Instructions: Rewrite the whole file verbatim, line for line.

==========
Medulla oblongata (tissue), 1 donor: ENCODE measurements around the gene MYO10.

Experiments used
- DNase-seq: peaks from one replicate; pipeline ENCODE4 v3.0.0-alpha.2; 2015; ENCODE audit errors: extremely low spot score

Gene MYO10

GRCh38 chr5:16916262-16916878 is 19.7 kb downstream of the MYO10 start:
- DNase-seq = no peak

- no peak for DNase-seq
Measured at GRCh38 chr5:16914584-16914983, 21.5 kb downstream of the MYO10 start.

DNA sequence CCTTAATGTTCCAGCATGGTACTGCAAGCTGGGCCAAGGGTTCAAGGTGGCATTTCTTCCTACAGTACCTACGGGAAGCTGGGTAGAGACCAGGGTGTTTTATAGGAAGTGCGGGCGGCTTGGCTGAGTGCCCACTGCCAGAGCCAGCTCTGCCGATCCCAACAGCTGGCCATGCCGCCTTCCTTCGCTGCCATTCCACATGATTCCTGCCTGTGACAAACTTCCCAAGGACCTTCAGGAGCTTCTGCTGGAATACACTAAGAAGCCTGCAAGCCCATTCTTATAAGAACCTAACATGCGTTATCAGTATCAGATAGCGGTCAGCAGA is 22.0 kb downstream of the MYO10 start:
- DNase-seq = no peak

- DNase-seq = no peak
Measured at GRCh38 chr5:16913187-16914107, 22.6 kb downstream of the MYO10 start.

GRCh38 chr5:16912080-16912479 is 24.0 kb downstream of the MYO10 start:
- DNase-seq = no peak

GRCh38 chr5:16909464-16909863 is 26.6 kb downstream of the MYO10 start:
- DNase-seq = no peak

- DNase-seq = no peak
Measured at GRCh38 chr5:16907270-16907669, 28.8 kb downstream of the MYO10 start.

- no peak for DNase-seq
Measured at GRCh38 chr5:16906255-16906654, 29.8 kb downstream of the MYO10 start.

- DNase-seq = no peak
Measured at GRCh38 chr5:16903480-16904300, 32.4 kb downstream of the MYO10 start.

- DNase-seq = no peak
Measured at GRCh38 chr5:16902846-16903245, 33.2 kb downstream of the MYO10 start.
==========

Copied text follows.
Medulla oblongata (tissue), 1 donor: ENCODE measurements around the gene MYO10.

Experiments used
- DNase-seq: peaks from one replicate; pipeline ENCODE4 v3.0.0-alpha.2; 2015; ENCODE audit errors: extremely low spot score

Gene MYO10

GRCh38 chr5:16916262-16916878 is 19.7 kb downstream of the MYO10 start:
- DNase-seq = no peak

- no peak for DNase-seq
Measured at GRCh38 chr5:16914584-16914983, 21.5 kb downstream of the MYO10 start.

DNA sequence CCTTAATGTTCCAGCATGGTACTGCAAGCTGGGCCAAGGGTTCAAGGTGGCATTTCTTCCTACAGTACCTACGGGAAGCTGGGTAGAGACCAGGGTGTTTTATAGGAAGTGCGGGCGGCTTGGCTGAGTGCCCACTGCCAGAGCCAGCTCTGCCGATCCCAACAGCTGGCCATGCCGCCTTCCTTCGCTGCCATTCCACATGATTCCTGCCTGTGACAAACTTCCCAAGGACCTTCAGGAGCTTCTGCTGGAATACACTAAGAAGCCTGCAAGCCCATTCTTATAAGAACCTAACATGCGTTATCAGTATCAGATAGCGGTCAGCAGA is 22.0 kb downstream of the MYO10 start:
- DNase-seq = no peak

- DNase-seq = no peak
Measured at GRCh38 chr5:16913187-16914107, 22.6 kb downstream of the MYO10 start.

GRCh38 chr5:16912080-16912479 is 24.0 kb downstream of the MYO10 start:
- DNase-seq = no peak

GRCh38 chr5:16909464-16909863 is 26.6 kb downstream of the MYO10 start:
- DNase-seq = no peak

- DNase-seq = no peak
Measured at GRCh38 chr5:16907270-16907669, 28.8 kb downstream of the MYO10 start.

- no peak for DNase-seq
Measured at GRCh38 chr5:16906255-16906654, 29.8 kb downstream of the MYO10 start.

- DNase-seq = no peak
Measured at GRCh38 chr5:16903480-16904300, 32.4 kb downstream of the MYO10 start.

- DNase-seq = no peak
Measured at GRCh38 chr5:16902846-16903245, 33.2 kb downstream of the MYO10 start.